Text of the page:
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PKC? signaling is required for myoblast fusion by regulating the expression of caveolin-3 and ?1D integrin upstream focal adhesion kinase.


ABSTRACT: Fusion of mononucleated myoblasts to form multinucleated myofibers is an essential phase of skeletal myogenesis, which occurs during muscle development as well as during postnatal life for muscle growth, turnover, and regeneration. Many cell adhesion proteins, including integrins, have been shown to be important for myoblast fusion in vertebrates, and recently focal adhesion kinase (FAK), has been proposed as a key mediator of myoblast fusion. Here we focused on the possible role of PKC, the PKC isoform predominantly expressed in skeletal muscle, in myoblast fusion. We found that the expression of PKC is strongly up-regulated following freeze injury-induced muscle regeneration, as well as during in vitro differentiation of satellite cells (SCs; the muscle stem cells). Using both PKC knockout and muscle-specific PKC dominant-negative mutant mouse models, we observed delayed body and muscle fiber growth during the first weeks of postnatal life, when compared with wild-type (WT) mice. We also found that myofiber formation, during muscle regeneration after freeze injury, was markedly impaired in PKC mutant mice, as compared with WT. This phenotype was associated with reduced expression of the myogenic differentiation program executor, myogenin, but not with that of the SC marker Pax7. Indeed in vitro differentiation of primary muscle-derived SCs from PKC mutants resulted in the formation of thinner myotubes with reduced numbers of myonuclei and reduced fusion rate, when compared with WT cells. These effects were associated to reduced expression of the profusion genes caveolin-3 and ?1D integrin and to reduced activation/phosphorylation of their up-stream regulator FAK. Indeed the exogenous expression of a constitutively active mutant form of PKC in muscle cells induced FAK phosphorylation. Moreover pharmacologically mediated full inhibition of FAK activity led to similar fusion defects in both WT and PKC-null myoblasts. We thus propose that PKC signaling regulates myoblast fusion by regulating, at least in part, FAK activity, essential for profusion gene expression.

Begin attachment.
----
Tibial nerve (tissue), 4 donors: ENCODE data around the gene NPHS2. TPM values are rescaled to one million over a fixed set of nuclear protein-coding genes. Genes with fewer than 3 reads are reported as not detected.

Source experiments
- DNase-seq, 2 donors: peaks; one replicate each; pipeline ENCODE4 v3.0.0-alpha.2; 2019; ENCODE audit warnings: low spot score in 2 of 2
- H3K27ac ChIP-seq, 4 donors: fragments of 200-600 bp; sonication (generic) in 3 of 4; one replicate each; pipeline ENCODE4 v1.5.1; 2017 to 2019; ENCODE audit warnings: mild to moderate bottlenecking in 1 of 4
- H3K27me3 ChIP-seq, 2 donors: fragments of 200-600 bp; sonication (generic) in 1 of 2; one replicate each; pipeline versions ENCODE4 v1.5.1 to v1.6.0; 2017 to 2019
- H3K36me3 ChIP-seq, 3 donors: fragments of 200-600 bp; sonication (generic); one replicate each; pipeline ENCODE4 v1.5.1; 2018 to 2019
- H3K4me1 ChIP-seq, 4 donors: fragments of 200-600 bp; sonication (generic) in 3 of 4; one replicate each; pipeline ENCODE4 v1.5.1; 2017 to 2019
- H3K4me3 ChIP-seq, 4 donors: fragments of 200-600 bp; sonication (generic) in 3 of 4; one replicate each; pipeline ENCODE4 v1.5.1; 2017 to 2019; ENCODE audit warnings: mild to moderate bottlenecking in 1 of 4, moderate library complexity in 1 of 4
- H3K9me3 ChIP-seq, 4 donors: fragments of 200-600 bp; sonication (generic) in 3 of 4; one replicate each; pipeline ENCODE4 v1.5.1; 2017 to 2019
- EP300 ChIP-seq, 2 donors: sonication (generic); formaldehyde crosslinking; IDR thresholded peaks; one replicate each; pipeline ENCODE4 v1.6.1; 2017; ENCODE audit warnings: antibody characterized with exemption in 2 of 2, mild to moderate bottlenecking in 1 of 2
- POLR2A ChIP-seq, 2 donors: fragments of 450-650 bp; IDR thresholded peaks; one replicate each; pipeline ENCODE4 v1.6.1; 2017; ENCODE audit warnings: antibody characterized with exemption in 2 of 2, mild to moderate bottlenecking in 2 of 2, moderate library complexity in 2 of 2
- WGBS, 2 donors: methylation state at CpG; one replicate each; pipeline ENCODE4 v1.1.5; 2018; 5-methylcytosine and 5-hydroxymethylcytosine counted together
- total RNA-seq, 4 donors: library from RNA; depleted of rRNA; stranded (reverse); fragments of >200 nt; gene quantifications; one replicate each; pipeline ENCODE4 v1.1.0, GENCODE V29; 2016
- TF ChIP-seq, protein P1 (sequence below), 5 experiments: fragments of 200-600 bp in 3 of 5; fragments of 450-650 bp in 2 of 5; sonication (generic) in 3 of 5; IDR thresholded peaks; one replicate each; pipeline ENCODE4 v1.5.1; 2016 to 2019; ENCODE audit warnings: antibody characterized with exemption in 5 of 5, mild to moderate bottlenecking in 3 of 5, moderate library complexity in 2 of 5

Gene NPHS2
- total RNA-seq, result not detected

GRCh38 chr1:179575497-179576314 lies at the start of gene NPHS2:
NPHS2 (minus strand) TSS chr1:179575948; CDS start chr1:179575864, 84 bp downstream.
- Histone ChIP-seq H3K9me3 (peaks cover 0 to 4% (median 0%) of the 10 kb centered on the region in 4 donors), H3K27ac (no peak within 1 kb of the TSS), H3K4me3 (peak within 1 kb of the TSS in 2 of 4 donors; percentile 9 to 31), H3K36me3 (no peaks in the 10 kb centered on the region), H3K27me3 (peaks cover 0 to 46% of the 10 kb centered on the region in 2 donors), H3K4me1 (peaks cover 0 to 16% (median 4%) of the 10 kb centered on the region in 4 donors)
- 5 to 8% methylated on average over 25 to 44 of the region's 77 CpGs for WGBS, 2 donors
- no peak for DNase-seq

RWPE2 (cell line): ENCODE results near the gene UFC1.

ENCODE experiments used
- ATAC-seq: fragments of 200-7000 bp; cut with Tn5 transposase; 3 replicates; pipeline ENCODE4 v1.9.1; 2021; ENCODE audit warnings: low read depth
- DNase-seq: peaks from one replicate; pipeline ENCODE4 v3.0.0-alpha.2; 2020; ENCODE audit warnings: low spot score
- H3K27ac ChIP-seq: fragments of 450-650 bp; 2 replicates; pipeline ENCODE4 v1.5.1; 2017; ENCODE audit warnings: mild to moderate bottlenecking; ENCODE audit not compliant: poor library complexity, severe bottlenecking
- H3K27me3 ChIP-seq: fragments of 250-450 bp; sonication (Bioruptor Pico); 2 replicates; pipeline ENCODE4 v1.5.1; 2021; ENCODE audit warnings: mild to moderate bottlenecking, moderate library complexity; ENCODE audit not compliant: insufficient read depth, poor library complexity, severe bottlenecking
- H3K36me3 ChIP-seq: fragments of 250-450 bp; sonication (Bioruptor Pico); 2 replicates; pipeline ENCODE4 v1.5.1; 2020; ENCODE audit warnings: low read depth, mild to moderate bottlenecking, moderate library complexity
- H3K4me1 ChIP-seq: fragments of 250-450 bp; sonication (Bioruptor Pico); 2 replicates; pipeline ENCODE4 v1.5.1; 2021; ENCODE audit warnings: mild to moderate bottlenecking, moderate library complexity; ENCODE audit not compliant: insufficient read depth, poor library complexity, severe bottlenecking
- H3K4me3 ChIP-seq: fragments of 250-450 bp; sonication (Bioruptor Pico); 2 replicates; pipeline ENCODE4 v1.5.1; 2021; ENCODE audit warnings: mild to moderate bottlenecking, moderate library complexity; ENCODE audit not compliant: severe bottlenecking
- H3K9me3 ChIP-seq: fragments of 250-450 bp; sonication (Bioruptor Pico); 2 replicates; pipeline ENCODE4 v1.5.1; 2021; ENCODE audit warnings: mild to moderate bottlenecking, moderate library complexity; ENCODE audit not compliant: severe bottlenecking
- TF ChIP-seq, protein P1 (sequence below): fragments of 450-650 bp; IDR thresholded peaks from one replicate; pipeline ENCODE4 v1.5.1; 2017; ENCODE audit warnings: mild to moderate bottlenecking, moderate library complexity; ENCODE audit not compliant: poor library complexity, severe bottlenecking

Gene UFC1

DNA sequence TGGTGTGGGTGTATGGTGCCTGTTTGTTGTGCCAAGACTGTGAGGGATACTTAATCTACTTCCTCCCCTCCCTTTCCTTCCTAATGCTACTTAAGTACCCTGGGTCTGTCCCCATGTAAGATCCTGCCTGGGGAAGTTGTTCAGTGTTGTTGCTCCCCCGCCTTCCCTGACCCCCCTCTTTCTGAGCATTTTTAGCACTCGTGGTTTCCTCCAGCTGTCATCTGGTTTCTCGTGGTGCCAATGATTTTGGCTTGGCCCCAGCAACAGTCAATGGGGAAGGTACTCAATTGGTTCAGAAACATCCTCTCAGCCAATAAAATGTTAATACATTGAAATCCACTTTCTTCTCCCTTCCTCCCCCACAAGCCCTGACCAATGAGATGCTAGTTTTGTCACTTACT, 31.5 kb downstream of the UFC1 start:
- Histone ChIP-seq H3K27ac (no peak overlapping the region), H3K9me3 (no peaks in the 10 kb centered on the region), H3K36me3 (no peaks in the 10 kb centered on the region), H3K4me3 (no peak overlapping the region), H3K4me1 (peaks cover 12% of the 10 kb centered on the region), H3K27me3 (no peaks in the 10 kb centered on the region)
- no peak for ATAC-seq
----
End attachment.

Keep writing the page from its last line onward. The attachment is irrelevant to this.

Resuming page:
PROVIDER: S-EPMC3078083 | BioStudies | 2011-01-01T00:00:00Z

REPOSITORIES: biostudies

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